With the end of the war in Europe in May 1945, Dyersburg AAB was out of a job. The B-29 Superfortress was the strategic bomber used in the Pacific, and replacement heavy bomber crews were no longer needed. Those B-24 Liberator squadrons still operating in India and Burma, along with the B-24s used by Fifth and Seventh Air Forces in the Pacific could be supported by a limited number of trainees at Dyersburg (Note: B-17s were withdrawn from the Pacific in 1943 to support the European Theater, and never used to any great degree in the CBI). Training was drastically curtailed, and was completely stopped by the end of August with the Japanese surrender.
To quote Lt. Colonel Robert Little (Ret.), "Our job was to give about one hundred more hours of flying — we would give them instrument flying, a lot of take offs and landings, some formations, and a little bit of navigation — to men coming from camps like Roswell, New Mexico, and a transition school for B-17s."
On 1 September 1945 Dyersburg AAF was placed on standby status by Third Air Force. Despite a flurry of activity by Congressmen representing Tennessee, the facility was closing, as most temporary training airfields in the United States were. Demobilization was the word of the day.
In 1946, with World War II over, the DAAB was deactivated, and the base was hastily dismantled, land was sold, and barracks and guard shacks were moved to private property. The former morgue was moved and became a two bedroom residence later occupied by a mayor of Halls. The Army left as quickly as it arrived.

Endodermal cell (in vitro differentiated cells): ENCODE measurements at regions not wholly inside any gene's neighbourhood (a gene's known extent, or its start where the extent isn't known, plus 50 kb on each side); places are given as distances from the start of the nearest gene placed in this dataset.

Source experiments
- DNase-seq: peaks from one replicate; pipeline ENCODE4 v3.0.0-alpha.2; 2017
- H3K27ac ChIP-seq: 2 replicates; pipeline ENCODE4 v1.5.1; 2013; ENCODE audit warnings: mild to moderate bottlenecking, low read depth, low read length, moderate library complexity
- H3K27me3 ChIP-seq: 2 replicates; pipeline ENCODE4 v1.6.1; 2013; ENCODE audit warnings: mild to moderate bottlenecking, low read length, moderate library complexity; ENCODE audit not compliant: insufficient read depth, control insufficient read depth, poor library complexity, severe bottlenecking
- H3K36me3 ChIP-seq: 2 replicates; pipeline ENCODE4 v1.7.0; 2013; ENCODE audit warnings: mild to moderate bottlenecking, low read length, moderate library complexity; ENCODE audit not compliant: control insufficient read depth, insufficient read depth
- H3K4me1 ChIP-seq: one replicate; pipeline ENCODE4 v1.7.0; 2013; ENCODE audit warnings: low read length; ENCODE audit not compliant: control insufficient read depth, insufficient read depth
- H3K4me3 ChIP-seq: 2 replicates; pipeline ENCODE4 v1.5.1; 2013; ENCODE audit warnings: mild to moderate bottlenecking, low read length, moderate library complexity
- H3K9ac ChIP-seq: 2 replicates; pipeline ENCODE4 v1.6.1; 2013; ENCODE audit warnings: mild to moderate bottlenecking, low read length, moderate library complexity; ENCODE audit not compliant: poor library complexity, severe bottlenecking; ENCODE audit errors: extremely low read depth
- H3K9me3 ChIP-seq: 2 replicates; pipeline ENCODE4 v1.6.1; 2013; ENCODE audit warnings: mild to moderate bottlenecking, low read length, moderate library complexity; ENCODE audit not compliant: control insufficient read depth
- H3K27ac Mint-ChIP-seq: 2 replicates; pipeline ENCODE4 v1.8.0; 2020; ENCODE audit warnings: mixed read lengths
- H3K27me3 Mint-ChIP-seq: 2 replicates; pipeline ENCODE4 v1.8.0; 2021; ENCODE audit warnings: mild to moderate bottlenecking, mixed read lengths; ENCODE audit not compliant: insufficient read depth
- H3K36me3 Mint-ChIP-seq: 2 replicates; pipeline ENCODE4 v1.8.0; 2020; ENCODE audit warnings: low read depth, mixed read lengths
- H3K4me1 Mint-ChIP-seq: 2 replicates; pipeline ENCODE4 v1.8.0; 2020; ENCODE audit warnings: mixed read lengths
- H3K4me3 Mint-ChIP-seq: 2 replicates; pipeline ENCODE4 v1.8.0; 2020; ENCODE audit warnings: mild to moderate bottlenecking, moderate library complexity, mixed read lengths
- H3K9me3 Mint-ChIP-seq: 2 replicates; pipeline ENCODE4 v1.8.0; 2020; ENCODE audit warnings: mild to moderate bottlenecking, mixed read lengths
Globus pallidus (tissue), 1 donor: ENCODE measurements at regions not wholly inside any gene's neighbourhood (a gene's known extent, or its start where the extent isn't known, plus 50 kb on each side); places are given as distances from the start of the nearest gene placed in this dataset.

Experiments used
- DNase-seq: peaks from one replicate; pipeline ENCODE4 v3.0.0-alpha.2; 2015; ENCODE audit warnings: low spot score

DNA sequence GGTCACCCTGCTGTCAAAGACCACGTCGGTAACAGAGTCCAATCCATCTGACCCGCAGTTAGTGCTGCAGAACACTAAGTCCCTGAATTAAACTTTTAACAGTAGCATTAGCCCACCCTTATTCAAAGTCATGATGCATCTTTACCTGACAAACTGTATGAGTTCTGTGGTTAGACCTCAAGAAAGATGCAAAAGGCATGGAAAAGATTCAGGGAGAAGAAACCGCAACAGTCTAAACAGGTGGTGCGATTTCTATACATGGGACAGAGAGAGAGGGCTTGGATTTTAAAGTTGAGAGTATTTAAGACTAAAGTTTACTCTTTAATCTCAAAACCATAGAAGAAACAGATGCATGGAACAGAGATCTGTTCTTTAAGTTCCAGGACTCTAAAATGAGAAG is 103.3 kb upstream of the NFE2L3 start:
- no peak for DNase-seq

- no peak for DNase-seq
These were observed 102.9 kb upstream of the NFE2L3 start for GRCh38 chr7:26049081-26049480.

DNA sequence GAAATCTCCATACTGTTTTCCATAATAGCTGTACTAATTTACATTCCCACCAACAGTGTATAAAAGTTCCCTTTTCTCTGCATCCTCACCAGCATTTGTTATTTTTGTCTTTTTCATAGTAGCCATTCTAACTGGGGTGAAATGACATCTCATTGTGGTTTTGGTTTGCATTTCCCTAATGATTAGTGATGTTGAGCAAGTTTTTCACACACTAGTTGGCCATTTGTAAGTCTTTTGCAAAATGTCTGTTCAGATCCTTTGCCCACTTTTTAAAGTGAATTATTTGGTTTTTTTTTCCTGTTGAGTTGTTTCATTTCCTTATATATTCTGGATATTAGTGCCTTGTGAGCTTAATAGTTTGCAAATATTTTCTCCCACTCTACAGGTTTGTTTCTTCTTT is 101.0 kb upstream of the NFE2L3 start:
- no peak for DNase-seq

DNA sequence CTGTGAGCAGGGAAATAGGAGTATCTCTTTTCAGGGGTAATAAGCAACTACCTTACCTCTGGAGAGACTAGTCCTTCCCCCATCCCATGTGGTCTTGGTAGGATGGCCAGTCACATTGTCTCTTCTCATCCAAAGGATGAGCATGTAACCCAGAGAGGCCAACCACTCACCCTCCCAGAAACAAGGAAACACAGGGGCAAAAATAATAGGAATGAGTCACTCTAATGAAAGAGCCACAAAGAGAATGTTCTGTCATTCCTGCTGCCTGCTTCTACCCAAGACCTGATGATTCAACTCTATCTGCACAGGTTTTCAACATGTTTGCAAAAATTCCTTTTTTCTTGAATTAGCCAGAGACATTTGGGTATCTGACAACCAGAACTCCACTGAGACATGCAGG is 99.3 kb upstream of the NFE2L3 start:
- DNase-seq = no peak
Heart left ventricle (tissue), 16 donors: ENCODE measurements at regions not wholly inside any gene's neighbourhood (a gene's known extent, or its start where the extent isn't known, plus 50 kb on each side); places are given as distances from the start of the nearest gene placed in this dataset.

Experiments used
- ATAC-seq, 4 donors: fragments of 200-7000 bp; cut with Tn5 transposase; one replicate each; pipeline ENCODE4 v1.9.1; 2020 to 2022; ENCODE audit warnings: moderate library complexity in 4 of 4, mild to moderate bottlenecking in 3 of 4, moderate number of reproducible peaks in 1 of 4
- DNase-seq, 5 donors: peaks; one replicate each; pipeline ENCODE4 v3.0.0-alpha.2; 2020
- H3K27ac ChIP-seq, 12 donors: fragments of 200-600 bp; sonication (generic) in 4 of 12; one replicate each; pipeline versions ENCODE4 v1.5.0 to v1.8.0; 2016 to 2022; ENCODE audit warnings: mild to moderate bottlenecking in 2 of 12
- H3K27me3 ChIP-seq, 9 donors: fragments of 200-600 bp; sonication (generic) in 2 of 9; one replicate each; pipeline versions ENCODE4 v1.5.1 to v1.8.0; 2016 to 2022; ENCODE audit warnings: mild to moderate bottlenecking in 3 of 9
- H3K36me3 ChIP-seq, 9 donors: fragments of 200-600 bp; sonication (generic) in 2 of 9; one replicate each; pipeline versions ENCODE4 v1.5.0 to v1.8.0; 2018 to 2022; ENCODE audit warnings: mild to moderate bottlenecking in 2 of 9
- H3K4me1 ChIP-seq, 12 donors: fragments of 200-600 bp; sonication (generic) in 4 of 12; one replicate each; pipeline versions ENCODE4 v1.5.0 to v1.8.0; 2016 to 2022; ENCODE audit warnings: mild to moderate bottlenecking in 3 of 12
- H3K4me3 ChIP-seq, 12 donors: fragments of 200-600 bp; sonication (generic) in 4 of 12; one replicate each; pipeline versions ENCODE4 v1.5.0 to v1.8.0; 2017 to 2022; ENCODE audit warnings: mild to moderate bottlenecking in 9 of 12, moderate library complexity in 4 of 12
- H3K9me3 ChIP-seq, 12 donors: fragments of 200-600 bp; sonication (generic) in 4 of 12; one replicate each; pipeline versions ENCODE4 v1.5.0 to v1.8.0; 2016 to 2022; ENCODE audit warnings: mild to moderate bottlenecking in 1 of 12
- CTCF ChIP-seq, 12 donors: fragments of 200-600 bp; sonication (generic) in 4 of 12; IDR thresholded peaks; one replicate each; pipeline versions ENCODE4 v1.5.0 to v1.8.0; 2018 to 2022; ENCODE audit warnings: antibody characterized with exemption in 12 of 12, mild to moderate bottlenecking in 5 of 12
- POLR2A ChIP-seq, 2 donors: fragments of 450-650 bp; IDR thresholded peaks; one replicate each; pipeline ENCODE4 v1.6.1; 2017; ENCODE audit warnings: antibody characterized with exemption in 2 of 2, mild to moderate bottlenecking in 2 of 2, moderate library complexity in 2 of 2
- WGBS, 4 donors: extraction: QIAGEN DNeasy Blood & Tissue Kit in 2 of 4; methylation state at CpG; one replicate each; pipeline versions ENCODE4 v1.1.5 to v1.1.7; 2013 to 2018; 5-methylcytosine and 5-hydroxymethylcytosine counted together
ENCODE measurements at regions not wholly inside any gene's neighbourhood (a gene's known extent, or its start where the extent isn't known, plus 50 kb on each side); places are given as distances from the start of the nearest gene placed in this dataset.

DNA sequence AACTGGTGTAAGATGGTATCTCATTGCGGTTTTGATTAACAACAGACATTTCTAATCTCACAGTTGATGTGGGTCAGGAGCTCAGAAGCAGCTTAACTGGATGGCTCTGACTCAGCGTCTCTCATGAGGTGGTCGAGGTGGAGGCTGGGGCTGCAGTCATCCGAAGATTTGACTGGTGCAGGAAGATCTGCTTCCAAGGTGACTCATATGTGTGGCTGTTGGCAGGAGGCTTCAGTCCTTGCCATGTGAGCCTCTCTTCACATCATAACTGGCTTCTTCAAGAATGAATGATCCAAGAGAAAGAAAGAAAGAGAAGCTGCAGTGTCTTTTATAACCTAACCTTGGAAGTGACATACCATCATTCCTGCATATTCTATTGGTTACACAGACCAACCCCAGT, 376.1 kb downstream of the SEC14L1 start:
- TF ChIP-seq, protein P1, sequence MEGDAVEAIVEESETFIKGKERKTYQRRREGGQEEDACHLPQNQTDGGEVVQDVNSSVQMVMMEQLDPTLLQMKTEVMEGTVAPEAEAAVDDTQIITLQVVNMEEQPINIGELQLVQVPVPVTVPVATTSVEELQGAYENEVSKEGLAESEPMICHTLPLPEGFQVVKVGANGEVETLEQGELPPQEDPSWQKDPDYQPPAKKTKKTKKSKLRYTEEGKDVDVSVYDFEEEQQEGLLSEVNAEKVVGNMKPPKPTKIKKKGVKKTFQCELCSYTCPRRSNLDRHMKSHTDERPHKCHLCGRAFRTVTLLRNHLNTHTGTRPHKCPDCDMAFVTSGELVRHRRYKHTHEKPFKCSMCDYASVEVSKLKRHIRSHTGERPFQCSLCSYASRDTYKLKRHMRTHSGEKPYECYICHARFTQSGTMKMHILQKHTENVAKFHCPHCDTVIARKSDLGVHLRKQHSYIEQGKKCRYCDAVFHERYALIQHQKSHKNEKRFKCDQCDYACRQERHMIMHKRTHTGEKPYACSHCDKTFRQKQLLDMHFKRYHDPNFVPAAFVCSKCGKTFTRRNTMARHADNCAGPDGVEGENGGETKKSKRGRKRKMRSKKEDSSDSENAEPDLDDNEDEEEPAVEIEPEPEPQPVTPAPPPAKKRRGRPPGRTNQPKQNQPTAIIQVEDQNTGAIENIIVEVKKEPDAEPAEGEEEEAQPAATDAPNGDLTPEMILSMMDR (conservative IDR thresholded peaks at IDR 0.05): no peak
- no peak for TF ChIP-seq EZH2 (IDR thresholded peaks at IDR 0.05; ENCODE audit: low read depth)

When the base closed it was converted to civilian uses. The airfield became "Arnold Field Airport", and over the years, the hundreds of buildings of the support station located to the southwest of the airfield were sold, removed or torn down. Today, the only evidence of the containment area are a Norden bombsight storage building, tall chimneys where the theatre and other sites were located, and the large aircraft parking 95 acres (0.38 km2) apron. Forlorn of aircraft, the apron now had hundreds of over the road trailers and an open storage yard with a few buildings erected on the concrete. One wartime hangar out of the original five remain. The Veteran's museum, in which a large number of artifacts and other exhibits are on display, is in a building on the former aircraft parking apron.
A large agricultural chemical plant was built on the former station area, but much of it was removed with the roads and streets torn up; the land returned to agricultural production, with the street grid of the support station being obliterated.
The former north-south runway is used as the runway for Arnold Field Airport, along with lots of overgrown things apparently dumped on the parallel north-south taxiway of the old military airbase. The other two runways and assorted taxiways of the former airfield remain, abandoned, although they appear in good condition after decades of disuse.
- Fulbright, Jim, "The Aviation History of Tennessee", Bicentennial Production of the Tennessee Department of Transportation, Aeronautics Division, page 80
- Toplovich, Ann, "The Tennessean's War: Life on the Home Front", Tennessee Historical Quarterly, Spring 1992, page 23
- Shaw, Frederick J. (2004), Locating Air Force Base Sites History’s Legacy, Air Force History and Museums Program, United States Air Force, Washington DC, 2004.
- Manning, Thomas A. (2005), History of Air Education and Training Command, 1942–2002. Office of History and Research, Headquarters, AETC, Randolph AFB, Texas ASIN: B000NYX3PC